Project Euler: Problem 23 – Non-abundant sums

Problem 23:

A perfect number is a number for which the sum of its proper divisors is exactly equal to the number. For example, the sum of the proper divisors of 28 would be 1 + 2 + 4 + 7 + 14 = 28, which means that 28 is a perfect number.
 
A number n is called deficient if the sum of its proper divisors is less than n and it is called abundant if this sum exceeds n.
 
As 12 is the smallest abundant number, 1 + 2 + 3 + 4 + 6 = 16, the smallest number that can be written as the sum of two abundant numbers is 24. By mathematical analysis, it can be shown that all integers greater than 28123 can be written as the sum of two abundant numbers. However, this upper limit cannot be reduced any further by analysis even though it is known that the greatest number that cannot be expressed as the sum of two abundant numbers is less than this limit.
 
Find the sum of all the positive integers which cannot be written as the sum of two abundant numbers.

Idea:

The problem gives us an upper limit on computations which helped tremendously. I generated a list of abundant numbers, and added the numbers 1 – 11 (all smaller than the smallest abundant number, and in hindsight, I could’ve added the numbers 1 – 23).
 
Then I looped from 12 to the upper limit defined in the problem above, and subtracted each of those numbers from each number in the list of abundant numbers. If the resulting difference was found in the list of abundant numbers, then the current number in the loop could be written as the sum of two abundant numbers and I could continue on to the next number; if not, then I added that number to the overall sum.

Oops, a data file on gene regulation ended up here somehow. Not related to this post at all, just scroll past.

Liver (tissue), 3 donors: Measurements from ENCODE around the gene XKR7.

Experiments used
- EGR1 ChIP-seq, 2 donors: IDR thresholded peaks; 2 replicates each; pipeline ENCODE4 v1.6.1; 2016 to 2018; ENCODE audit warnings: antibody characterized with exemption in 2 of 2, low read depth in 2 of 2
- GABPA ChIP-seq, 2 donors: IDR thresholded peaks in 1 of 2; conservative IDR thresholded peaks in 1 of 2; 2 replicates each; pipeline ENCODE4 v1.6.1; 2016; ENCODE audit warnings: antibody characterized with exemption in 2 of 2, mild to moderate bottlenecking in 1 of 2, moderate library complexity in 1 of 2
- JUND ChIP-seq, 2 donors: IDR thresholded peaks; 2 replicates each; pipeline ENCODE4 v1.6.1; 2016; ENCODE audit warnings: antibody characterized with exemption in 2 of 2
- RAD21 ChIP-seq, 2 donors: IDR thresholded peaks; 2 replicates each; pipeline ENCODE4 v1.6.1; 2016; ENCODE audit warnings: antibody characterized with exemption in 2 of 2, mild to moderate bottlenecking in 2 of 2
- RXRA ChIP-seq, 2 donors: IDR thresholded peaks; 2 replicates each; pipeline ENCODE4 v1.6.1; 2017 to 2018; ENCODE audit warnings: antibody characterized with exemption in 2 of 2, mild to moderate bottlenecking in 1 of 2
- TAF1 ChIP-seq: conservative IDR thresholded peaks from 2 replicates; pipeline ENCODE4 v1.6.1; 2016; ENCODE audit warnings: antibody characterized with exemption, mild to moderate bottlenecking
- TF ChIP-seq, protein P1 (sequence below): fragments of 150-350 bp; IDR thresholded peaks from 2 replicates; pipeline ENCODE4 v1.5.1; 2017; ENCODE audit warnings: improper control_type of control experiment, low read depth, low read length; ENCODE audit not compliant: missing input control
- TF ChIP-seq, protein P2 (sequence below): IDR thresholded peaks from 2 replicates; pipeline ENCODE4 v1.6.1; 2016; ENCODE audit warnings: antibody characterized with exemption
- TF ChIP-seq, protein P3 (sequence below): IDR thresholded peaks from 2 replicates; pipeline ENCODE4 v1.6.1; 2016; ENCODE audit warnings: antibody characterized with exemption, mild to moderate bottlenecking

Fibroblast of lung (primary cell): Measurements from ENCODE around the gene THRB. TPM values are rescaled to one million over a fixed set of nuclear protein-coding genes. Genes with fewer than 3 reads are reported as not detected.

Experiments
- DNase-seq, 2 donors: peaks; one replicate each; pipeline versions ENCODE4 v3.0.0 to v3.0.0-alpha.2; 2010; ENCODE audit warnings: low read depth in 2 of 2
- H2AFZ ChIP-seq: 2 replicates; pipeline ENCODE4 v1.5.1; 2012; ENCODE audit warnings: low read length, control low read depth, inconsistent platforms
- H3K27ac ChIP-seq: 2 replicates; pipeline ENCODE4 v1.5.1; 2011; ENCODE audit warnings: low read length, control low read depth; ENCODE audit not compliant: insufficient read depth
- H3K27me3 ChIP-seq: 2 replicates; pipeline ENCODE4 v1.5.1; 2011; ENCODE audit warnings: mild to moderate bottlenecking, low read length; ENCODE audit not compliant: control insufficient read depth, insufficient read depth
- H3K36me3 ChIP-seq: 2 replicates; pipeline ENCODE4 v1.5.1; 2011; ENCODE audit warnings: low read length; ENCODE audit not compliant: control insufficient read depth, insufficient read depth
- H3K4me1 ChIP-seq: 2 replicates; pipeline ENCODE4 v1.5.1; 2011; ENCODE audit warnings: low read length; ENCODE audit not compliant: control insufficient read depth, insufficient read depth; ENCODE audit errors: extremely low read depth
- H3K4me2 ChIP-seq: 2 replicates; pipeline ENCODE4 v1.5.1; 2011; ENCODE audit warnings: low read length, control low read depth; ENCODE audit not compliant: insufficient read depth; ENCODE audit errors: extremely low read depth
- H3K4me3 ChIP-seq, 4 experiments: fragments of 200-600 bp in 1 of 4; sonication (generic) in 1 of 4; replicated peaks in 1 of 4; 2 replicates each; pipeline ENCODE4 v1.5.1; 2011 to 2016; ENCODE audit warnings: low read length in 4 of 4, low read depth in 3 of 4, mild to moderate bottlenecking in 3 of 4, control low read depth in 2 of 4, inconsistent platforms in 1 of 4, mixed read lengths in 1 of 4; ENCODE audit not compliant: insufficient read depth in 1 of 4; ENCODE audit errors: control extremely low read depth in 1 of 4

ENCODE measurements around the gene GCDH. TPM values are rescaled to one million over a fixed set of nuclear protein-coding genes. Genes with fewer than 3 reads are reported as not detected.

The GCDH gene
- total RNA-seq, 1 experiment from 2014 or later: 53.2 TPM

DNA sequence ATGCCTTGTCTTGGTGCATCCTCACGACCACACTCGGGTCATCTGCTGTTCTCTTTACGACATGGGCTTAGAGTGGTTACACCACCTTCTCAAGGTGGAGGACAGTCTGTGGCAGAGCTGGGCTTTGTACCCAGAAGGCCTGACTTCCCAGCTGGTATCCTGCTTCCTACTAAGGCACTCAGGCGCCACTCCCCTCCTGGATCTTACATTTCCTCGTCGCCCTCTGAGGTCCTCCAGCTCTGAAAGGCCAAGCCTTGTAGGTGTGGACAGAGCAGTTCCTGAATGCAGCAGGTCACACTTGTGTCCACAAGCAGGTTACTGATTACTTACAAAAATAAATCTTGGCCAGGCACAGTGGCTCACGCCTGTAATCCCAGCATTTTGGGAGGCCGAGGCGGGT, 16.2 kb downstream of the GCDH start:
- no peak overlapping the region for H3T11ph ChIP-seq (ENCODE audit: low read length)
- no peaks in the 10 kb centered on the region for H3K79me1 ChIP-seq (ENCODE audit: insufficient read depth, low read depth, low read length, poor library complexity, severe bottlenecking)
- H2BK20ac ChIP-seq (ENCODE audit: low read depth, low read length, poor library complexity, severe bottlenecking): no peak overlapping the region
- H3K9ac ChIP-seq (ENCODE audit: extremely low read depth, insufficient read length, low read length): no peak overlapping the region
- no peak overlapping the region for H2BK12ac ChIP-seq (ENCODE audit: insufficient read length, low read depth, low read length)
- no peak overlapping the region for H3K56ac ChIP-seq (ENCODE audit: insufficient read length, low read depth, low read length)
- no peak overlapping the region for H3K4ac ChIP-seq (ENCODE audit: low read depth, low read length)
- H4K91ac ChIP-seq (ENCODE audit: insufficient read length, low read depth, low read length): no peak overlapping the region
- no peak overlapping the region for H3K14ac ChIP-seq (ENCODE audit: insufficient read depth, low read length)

int answer = 0;
for(int i = 1; i < 12; answer+=i,i++);

HashSet<Integer> abundant = abundantNumbers(28123);

for(int i = 12; i < 28123; i++) {
   boolean abundantSum = false;
   //for each abundant number
   for(Integer num:abundant) {
      //if i - that number is in the list then it can
      //be written as sum of 2 abundant numbers, break
      if(abundant.contains(i - num)) {
         abundantSum = true;
         break;
      }
   }
   if(!abundantSum) {
      answer += i;
   }
}

System.out.println("Answer: "+answer);

Note: “abundantNumbers()” is a helper method I wrote that generates all the abundant numbers up to (and including) the given number.